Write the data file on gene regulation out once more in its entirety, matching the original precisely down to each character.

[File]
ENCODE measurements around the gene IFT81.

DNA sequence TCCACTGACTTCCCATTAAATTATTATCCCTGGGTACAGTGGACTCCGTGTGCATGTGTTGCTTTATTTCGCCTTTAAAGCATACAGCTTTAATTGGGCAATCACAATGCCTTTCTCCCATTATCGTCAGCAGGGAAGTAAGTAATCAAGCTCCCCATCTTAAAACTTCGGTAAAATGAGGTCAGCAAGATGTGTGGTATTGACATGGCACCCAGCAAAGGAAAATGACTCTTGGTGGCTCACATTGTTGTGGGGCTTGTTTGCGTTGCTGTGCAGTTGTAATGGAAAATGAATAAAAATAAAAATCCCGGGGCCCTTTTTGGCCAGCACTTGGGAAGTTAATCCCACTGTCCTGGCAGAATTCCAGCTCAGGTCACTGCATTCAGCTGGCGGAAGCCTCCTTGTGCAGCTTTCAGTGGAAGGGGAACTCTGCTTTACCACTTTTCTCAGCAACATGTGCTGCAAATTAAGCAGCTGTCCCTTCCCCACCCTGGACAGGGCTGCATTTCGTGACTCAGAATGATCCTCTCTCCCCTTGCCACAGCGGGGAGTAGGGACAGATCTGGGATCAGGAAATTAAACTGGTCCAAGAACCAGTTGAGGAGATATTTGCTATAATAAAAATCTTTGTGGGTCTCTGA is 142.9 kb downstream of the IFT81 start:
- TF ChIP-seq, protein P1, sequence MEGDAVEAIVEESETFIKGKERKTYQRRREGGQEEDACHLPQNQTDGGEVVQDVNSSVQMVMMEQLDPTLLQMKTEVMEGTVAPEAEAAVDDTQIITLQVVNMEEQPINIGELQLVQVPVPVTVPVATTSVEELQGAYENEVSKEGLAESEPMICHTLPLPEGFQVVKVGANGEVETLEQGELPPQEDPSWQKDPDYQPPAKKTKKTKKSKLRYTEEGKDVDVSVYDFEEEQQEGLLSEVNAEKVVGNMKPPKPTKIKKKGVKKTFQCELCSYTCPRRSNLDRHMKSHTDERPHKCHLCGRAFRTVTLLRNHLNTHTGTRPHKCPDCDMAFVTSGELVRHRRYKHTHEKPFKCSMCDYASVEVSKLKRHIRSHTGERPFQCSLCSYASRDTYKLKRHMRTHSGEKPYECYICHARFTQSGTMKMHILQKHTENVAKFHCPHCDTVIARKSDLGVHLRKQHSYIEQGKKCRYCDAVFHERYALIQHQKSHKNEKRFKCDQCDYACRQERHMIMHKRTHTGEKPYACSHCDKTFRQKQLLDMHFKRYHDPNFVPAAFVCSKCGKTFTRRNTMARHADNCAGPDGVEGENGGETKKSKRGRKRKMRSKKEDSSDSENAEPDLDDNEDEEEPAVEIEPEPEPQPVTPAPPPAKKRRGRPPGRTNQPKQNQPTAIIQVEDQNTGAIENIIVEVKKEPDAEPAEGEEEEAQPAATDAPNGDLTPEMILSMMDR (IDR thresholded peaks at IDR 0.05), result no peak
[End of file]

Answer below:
ENCODE measurements around the gene IFT81.

DNA sequence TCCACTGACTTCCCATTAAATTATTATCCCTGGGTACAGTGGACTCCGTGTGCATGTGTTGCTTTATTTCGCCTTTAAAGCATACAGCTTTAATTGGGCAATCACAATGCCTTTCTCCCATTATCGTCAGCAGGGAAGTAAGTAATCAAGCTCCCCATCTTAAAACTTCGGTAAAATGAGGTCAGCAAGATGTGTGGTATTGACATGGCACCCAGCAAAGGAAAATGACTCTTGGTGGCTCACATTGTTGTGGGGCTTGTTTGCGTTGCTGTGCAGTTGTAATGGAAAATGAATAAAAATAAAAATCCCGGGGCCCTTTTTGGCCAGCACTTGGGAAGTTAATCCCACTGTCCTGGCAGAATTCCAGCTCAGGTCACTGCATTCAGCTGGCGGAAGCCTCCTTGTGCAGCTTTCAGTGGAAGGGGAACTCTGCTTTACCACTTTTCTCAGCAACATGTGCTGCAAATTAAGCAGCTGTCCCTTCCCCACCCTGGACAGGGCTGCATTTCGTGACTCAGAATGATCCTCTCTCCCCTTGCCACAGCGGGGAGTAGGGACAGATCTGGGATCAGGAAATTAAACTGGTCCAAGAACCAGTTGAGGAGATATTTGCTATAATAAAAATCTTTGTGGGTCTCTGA is 142.9 kb downstream of the IFT81 start:
- TF ChIP-seq, protein P1, sequence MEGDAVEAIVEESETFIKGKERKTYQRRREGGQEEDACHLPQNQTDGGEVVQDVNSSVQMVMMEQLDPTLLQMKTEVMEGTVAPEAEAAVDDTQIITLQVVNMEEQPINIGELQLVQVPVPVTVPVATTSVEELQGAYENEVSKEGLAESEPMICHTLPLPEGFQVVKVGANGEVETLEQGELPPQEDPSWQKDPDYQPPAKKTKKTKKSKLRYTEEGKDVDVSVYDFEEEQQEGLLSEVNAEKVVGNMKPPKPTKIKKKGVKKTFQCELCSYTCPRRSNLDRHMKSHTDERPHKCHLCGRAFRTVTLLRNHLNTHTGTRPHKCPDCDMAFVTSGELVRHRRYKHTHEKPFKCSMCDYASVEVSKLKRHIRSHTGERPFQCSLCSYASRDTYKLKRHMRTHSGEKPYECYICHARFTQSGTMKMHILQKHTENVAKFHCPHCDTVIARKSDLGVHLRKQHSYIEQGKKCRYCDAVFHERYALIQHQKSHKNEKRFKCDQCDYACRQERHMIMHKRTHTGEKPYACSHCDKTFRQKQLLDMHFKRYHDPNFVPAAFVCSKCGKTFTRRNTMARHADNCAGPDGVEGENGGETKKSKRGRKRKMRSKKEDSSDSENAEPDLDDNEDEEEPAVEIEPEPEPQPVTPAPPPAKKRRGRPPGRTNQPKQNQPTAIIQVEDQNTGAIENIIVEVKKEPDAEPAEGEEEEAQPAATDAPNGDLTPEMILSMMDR (IDR thresholded peaks at IDR 0.05), result no peak